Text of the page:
Milk, being a biopic, will have a tough slog here. The film wisely focuses on a specific story from Harvey Milk’s life, rather than chronicling the man in general. But the bottom line is that biopics get nominated easily, but don’t win often. It will get votes, but not enough to challenge Millionaire or Button.
And pulling into the Not-A-Chance spots are Frost/Nixon (which has been mostly received as an actor’s piece), and The Reader (which, despite Harvey Weinstein’s underhanded tactics, is just too little, too late). One thing that strikes me about Frost/Nixon is its parallels to A Few Good Men: both originated as stage plays, both stories feature a powerful government official as the villain and a seemingly harmless, clownish ne’er-do-well as the underdog who takes him on, both culminate in an oratory battle resulting in a seismic confession, and both boast the ubiquitous Kevin Bacon as the villain’s main supporter.
My Gloriously Omitted spot officially goes to Clint Eastwood’s Gran Torino, a movie that was filmed in the really crappy part of Detroit (which is to say, Detroit). Not surprisingly, the film was co-produced by the Offices Of Tourism of every state in the union except Michigan. Gran Torino is a fine, interesting story, but so much of it, specifically the dialogue, is too on-the-nose. The educational points are laid out in conversation like Public Service Announcements. And it doesn’t help that most of the supporting cast members are inexperienced actors, unable to deliver their lines in a way that seems natural and honest. Much of it feels very After School Special. While it sounds like I’m railing against the movie, I’m really not. I liked it. I just don’t think it deserves the same kudos that some of Eastwood’s other work has gotten. When all is said and done, my feeling is: Good for Clint. He has spent a lifetime making movies, and is at a point where he has earned enough love and respect and money from everyone that he can do whatever the hell he wants, no matter what the donkeys hiding behind laptops (i.e., me) have to say about it. If I was him, I’d intentionally make the worst movie ever, let it gross $100 million and score award nominations, and then in my Best Picture Oscar speech, say “All you people are friggin’ idiots. Good night.”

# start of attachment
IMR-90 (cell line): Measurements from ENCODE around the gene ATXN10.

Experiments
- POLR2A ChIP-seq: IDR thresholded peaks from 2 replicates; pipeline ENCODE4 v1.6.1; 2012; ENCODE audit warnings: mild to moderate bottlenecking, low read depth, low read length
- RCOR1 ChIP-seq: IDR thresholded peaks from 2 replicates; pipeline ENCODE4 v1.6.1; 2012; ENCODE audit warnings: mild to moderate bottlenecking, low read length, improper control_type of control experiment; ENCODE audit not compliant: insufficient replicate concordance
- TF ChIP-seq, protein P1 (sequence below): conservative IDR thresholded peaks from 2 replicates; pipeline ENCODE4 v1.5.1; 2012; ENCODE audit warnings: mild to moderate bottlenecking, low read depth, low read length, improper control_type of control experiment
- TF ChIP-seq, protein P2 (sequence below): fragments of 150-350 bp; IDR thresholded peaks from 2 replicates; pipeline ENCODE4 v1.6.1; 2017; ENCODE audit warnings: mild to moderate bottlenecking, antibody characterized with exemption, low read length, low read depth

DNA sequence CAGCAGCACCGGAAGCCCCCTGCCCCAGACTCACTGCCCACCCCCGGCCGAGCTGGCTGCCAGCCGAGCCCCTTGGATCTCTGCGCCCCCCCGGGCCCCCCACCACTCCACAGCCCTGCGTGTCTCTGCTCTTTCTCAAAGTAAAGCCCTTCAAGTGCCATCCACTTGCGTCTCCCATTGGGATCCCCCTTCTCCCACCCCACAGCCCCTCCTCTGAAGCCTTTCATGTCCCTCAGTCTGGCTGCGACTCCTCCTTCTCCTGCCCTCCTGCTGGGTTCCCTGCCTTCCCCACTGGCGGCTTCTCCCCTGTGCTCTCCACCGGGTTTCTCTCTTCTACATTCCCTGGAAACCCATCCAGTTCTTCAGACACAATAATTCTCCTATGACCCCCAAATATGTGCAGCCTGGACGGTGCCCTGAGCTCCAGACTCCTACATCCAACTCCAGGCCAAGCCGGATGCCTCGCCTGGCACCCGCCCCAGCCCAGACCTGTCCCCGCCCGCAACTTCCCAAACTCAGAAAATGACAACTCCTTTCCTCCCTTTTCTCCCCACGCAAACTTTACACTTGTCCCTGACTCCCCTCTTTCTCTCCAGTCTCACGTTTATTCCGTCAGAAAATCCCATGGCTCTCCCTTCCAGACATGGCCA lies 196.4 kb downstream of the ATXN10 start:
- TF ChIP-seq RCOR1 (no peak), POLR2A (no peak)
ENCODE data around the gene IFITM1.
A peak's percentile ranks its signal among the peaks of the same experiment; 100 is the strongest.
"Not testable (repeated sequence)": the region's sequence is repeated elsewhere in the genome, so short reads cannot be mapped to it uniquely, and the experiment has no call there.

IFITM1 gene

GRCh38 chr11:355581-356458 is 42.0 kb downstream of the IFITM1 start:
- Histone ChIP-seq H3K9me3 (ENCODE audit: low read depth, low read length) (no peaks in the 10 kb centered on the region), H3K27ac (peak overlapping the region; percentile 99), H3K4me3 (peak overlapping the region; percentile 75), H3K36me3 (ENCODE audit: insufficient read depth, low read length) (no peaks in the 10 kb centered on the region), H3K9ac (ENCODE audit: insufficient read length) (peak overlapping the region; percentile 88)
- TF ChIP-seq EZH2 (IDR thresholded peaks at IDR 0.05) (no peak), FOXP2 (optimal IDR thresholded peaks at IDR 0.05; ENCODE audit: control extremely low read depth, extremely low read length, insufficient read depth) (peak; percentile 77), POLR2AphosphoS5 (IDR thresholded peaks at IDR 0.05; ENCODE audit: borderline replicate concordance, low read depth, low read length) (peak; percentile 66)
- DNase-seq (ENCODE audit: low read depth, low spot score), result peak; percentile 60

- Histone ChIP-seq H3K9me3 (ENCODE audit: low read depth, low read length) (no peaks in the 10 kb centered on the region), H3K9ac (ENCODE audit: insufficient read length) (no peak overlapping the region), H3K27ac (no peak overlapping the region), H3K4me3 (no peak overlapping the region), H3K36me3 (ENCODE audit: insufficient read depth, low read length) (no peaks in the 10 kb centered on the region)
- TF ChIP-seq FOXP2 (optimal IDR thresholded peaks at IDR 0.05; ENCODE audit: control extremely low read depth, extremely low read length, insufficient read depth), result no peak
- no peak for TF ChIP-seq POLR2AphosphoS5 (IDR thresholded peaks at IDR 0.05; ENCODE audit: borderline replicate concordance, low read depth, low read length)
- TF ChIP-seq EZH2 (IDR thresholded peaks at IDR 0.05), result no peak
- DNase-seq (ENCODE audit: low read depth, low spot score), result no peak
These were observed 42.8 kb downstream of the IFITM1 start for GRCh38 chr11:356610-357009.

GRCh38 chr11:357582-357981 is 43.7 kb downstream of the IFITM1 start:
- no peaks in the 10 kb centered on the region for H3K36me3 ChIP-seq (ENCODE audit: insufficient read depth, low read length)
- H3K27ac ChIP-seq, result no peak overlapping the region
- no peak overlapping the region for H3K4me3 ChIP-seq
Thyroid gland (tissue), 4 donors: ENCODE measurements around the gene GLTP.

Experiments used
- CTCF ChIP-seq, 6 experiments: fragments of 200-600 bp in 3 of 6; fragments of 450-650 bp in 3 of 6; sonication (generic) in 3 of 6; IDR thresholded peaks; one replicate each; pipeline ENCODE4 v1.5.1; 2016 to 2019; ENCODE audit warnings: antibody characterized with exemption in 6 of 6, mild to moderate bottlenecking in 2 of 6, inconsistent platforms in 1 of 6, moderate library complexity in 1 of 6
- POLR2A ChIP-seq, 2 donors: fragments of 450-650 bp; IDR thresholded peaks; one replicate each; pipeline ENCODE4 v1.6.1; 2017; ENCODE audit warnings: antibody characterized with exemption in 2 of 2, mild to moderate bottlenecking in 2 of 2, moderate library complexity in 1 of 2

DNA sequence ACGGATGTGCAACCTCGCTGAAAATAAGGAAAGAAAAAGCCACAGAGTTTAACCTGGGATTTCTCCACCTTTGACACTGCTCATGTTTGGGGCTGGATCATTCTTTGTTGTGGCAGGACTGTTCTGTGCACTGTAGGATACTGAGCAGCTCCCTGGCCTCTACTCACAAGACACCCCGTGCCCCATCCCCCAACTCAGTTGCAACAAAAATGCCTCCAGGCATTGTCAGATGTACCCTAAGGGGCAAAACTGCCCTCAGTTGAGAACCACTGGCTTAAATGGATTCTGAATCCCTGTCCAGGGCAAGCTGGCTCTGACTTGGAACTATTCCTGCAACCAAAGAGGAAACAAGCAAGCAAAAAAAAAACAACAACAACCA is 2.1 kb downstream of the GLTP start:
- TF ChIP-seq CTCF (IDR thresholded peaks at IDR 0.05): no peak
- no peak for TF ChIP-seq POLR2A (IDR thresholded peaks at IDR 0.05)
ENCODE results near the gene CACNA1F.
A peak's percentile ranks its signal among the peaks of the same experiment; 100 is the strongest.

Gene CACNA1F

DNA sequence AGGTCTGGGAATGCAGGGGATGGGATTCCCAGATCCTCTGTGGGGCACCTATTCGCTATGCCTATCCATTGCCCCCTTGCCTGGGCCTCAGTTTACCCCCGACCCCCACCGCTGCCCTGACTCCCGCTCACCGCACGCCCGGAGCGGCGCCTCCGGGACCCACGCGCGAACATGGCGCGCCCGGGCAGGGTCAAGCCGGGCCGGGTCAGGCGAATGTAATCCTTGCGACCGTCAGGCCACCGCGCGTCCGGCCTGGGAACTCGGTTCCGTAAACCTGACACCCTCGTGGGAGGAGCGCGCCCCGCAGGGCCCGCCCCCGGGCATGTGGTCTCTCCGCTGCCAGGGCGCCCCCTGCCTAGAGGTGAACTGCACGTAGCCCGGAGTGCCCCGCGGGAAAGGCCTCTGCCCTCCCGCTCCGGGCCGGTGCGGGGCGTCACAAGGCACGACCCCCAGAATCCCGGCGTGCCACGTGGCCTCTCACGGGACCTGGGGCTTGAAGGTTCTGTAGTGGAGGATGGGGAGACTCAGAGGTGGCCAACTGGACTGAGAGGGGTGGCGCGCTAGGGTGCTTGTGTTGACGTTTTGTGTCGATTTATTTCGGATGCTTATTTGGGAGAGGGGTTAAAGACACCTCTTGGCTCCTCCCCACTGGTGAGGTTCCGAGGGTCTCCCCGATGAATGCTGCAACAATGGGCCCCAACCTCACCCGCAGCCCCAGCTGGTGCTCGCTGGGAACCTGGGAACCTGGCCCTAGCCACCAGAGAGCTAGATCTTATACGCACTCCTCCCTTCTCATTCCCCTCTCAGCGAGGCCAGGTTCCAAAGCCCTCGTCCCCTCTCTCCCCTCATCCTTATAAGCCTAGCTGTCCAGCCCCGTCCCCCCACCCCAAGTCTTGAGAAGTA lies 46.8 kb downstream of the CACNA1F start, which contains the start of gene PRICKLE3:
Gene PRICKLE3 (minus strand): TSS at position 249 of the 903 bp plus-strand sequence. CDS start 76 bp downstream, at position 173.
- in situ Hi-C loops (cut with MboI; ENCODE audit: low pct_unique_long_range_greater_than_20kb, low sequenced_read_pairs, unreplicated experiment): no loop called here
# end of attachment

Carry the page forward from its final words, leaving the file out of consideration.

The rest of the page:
Not only was The Dark Knight snubbed from the Best Picture race, it was snubbed from my Ingloriously Snubbed race, too. The masses are of course complaining that the film was omitted from the Best Picture nominees because the Academy snobs don’t want to recognize something they categorize as a popcorn action flick. And defenders of the Academy are proclaiming that the Best Picture nominees should be prestigious in a way the plebes don’t understand, and that The Dark Knight did not fit that bill. I agree with both points of view: I think the Oscars should honor the BEST five movies of the year (regardless of pedigree), and I believe that The Dark Knight was NOT one of them. (And let’s be clear that there should be a distinction between the “best” movies and the “favorite” movies… for instance, my “favorite” movies tend to air at 1:00am on Cinemax.) But if I was making an argument that the best Action movie of the year should have been nominated, I would be arguing for Iron Man, not The Dark Knight. While I liked both a lot, and believe that both are automatic Blu-ray library requirements, I put Iron Man just ahead of The Dark Knight, based mainly on the hero’s arc and Robert Downey Jr.’s performance. (I mean Christian Bale, that voice… really?) And that’s that.